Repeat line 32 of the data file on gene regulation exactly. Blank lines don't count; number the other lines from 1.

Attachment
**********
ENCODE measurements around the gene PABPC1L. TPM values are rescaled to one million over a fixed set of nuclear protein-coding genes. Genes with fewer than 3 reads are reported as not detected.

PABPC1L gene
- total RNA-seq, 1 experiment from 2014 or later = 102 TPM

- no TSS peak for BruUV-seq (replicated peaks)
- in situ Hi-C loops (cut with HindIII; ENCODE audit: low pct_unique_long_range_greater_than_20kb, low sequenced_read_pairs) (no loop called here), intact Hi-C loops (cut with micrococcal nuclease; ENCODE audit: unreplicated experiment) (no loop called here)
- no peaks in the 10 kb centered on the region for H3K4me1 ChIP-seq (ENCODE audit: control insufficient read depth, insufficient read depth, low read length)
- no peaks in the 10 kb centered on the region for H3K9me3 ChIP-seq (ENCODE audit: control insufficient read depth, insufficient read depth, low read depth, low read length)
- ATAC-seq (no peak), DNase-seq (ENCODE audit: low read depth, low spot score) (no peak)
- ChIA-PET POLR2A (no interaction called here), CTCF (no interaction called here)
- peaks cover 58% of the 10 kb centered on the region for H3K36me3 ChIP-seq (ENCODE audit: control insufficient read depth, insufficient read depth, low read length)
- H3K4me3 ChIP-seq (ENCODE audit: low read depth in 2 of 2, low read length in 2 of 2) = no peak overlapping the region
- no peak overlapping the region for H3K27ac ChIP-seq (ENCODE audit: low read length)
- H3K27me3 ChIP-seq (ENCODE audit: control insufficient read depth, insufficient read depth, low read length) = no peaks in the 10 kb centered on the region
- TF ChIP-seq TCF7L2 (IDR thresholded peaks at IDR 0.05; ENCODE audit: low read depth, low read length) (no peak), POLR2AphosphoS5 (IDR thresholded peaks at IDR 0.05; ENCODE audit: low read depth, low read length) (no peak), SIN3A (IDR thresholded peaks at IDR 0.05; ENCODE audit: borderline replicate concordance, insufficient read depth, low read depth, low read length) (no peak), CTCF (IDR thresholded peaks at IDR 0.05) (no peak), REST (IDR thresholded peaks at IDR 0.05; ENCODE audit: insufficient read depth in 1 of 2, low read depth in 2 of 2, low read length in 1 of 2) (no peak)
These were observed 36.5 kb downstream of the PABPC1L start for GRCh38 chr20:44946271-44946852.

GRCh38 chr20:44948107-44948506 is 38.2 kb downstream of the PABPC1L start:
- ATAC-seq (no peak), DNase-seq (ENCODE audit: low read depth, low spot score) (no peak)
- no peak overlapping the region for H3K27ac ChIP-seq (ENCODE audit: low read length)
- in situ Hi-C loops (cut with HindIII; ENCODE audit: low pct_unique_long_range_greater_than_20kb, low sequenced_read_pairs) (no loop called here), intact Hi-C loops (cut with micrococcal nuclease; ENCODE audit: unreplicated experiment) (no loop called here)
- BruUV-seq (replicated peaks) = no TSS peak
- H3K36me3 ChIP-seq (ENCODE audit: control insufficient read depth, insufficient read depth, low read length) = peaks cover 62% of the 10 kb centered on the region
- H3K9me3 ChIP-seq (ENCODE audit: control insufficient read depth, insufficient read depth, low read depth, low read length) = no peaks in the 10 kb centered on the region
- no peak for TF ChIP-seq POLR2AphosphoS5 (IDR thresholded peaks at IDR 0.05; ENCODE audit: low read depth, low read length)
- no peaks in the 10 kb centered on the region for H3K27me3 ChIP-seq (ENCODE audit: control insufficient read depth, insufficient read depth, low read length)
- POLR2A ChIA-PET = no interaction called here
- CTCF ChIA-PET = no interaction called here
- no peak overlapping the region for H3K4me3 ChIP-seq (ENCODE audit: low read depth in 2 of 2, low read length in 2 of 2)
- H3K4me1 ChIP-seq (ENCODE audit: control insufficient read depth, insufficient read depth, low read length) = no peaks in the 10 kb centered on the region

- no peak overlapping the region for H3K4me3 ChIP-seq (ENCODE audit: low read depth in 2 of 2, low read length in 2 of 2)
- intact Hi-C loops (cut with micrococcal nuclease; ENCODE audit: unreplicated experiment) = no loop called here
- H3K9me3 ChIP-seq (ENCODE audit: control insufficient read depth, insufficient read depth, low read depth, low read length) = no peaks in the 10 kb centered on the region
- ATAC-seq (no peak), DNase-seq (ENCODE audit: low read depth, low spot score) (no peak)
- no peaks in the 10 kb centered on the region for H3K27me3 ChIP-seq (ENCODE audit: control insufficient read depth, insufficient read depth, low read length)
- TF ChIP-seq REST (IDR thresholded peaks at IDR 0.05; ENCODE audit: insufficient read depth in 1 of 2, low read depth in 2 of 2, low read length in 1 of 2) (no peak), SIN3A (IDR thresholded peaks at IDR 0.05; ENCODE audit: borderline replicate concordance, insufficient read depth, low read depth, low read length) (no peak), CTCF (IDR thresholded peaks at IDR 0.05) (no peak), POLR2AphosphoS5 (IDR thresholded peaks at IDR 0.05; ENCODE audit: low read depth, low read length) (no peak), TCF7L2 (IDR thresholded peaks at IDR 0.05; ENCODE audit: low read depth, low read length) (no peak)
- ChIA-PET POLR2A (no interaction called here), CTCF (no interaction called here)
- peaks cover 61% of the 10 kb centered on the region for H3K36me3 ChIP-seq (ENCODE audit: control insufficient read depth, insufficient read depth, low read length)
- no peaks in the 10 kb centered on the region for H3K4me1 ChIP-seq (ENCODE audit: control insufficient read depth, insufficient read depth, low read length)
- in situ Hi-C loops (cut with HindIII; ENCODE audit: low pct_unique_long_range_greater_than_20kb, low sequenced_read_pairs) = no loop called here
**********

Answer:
- ATAC-seq (no peak), DNase-seq (ENCODE audit: low read depth, low spot score) (no peak)